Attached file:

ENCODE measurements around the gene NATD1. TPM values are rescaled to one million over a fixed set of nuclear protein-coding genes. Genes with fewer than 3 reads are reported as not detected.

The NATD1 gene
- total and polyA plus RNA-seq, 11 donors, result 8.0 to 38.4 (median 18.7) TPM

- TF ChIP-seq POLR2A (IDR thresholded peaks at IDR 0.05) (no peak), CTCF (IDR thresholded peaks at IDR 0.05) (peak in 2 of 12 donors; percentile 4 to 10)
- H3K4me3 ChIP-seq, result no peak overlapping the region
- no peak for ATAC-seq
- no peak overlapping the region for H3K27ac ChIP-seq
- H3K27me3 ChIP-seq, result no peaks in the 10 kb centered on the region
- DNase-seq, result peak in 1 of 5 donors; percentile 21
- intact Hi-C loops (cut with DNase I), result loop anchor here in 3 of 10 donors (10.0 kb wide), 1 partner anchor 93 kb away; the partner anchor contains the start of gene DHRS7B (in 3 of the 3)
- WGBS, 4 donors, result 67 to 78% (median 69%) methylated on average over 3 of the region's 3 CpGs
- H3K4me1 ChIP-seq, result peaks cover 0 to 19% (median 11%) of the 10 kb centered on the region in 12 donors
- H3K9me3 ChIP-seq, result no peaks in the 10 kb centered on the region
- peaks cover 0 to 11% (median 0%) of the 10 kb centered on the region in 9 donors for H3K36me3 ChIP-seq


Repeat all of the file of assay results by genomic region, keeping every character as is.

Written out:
ENCODE measurements around the gene NATD1. TPM values are rescaled to one million over a fixed set of nuclear protein-coding genes. Genes with fewer than 3 reads are reported as not detected.

The NATD1 gene
- total and polyA plus RNA-seq, 11 donors, result 8.0 to 38.4 (median 18.7) TPM

- TF ChIP-seq POLR2A (IDR thresholded peaks at IDR 0.05) (no peak), CTCF (IDR thresholded peaks at IDR 0.05) (peak in 2 of 12 donors; percentile 4 to 10)
- H3K4me3 ChIP-seq, result no peak overlapping the region
- no peak for ATAC-seq
- no peak overlapping the region for H3K27ac ChIP-seq
- H3K27me3 ChIP-seq, result no peaks in the 10 kb centered on the region
- DNase-seq, result peak in 1 of 5 donors; percentile 21
- intact Hi-C loops (cut with DNase I), result loop anchor here in 3 of 10 donors (10.0 kb wide), 1 partner anchor 93 kb away; the partner anchor contains the start of gene DHRS7B (in 3 of the 3)
- WGBS, 4 donors, result 67 to 78% (median 69%) methylated on average over 3 of the region's 3 CpGs
- H3K4me1 ChIP-seq, result peaks cover 0 to 19% (median 11%) of the 10 kb centered on the region in 12 donors
- H3K9me3 ChIP-seq, result no peaks in the 10 kb centered on the region
- peaks cover 0 to 11% (median 0%) of the 10 kb centered on the region in 9 donors for H3K36me3 ChIP-seq